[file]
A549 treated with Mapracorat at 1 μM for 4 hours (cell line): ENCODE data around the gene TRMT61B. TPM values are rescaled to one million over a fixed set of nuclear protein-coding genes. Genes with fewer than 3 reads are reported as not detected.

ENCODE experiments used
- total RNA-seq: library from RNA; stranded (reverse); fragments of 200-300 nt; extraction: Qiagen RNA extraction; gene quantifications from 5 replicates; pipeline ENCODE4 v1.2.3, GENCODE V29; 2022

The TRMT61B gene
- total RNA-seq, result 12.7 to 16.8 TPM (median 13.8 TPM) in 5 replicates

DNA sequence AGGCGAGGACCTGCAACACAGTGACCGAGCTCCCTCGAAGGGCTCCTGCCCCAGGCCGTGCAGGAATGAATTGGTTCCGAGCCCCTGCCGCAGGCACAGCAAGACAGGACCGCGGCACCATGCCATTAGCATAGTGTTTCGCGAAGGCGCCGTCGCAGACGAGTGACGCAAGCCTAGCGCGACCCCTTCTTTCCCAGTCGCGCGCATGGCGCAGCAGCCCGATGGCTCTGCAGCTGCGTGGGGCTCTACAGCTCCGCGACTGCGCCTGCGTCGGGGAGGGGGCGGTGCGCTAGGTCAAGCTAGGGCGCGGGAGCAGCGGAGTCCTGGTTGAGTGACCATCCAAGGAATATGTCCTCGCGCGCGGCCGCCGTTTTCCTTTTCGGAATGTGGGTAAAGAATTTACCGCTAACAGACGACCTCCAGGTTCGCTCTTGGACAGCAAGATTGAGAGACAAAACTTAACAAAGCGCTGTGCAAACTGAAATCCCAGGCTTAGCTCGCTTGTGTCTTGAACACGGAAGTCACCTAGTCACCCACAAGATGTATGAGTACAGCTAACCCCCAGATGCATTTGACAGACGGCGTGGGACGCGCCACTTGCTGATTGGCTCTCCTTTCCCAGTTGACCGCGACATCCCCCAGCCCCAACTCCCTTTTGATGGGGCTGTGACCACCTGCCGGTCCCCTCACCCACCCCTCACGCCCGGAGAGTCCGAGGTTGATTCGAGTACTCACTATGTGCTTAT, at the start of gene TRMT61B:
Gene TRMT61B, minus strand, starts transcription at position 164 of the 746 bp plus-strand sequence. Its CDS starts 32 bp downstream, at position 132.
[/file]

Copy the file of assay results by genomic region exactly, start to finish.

A549 treated with Mapracorat at 1 μM for 4 hours (cell line): ENCODE data around the gene TRMT61B. TPM values are rescaled to one million over a fixed set of nuclear protein-coding genes. Genes with fewer than 3 reads are reported as not detected.

ENCODE experiments used
- total RNA-seq: library from RNA; stranded (reverse); fragments of 200-300 nt; extraction: Qiagen RNA extraction; gene quantifications from 5 replicates; pipeline ENCODE4 v1.2.3, GENCODE V29; 2022

The TRMT61B gene
- total RNA-seq, result 12.7 to 16.8 TPM (median 13.8 TPM) in 5 replicates

DNA sequence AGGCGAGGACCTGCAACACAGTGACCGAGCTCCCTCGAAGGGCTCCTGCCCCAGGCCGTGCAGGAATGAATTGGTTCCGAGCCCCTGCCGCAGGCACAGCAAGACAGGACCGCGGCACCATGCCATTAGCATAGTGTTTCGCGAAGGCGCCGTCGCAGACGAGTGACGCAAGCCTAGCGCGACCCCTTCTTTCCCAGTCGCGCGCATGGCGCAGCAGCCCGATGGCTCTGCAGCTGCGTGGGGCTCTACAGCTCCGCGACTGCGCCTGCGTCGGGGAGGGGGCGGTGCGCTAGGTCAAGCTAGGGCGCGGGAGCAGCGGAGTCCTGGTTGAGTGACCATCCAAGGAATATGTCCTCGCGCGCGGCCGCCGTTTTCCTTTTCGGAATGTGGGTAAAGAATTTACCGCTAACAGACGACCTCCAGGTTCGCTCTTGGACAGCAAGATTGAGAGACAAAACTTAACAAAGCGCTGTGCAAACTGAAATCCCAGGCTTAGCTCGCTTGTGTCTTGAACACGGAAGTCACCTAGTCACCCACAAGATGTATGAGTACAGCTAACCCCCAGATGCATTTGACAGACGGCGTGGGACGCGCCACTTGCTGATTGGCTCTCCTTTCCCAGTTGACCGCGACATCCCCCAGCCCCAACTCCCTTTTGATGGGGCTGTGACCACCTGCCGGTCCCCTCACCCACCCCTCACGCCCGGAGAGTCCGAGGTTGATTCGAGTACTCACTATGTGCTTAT, at the start of gene TRMT61B:
Gene TRMT61B, minus strand, starts transcription at position 164 of the 746 bp plus-strand sequence. Its CDS starts 32 bp downstream, at position 132.